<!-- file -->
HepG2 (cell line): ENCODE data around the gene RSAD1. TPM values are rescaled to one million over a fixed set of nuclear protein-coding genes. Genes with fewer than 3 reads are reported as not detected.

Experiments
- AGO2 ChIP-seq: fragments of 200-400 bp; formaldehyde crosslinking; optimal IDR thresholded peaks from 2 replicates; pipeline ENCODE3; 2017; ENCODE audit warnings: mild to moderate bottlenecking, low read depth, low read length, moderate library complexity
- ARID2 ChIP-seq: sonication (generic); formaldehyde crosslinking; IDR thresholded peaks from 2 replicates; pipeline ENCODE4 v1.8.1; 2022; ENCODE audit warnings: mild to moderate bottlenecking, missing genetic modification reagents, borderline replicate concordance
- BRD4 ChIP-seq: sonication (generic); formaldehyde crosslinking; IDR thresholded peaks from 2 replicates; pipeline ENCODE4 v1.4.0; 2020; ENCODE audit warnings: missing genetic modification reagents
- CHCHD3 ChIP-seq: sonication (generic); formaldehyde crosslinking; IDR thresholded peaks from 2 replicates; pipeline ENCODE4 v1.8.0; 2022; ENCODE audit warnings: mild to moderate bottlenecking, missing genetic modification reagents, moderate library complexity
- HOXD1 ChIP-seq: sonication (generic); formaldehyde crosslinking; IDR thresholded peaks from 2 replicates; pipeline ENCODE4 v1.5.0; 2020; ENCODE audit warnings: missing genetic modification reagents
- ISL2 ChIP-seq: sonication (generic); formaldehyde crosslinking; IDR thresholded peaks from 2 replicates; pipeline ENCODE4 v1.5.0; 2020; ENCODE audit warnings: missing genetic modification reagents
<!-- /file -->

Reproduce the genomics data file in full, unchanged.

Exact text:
HepG2 (cell line): ENCODE data around the gene RSAD1. TPM values are rescaled to one million over a fixed set of nuclear protein-coding genes. Genes with fewer than 3 reads are reported as not detected.

Experiments
- AGO2 ChIP-seq: fragments of 200-400 bp; formaldehyde crosslinking; optimal IDR thresholded peaks from 2 replicates; pipeline ENCODE3; 2017; ENCODE audit warnings: mild to moderate bottlenecking, low read depth, low read length, moderate library complexity
- ARID2 ChIP-seq: sonication (generic); formaldehyde crosslinking; IDR thresholded peaks from 2 replicates; pipeline ENCODE4 v1.8.1; 2022; ENCODE audit warnings: mild to moderate bottlenecking, missing genetic modification reagents, borderline replicate concordance
- BRD4 ChIP-seq: sonication (generic); formaldehyde crosslinking; IDR thresholded peaks from 2 replicates; pipeline ENCODE4 v1.4.0; 2020; ENCODE audit warnings: missing genetic modification reagents
- CHCHD3 ChIP-seq: sonication (generic); formaldehyde crosslinking; IDR thresholded peaks from 2 replicates; pipeline ENCODE4 v1.8.0; 2022; ENCODE audit warnings: mild to moderate bottlenecking, missing genetic modification reagents, moderate library complexity
- HOXD1 ChIP-seq: sonication (generic); formaldehyde crosslinking; IDR thresholded peaks from 2 replicates; pipeline ENCODE4 v1.5.0; 2020; ENCODE audit warnings: missing genetic modification reagents
- ISL2 ChIP-seq: sonication (generic); formaldehyde crosslinking; IDR thresholded peaks from 2 replicates; pipeline ENCODE4 v1.5.0; 2020; ENCODE audit warnings: missing genetic modification reagents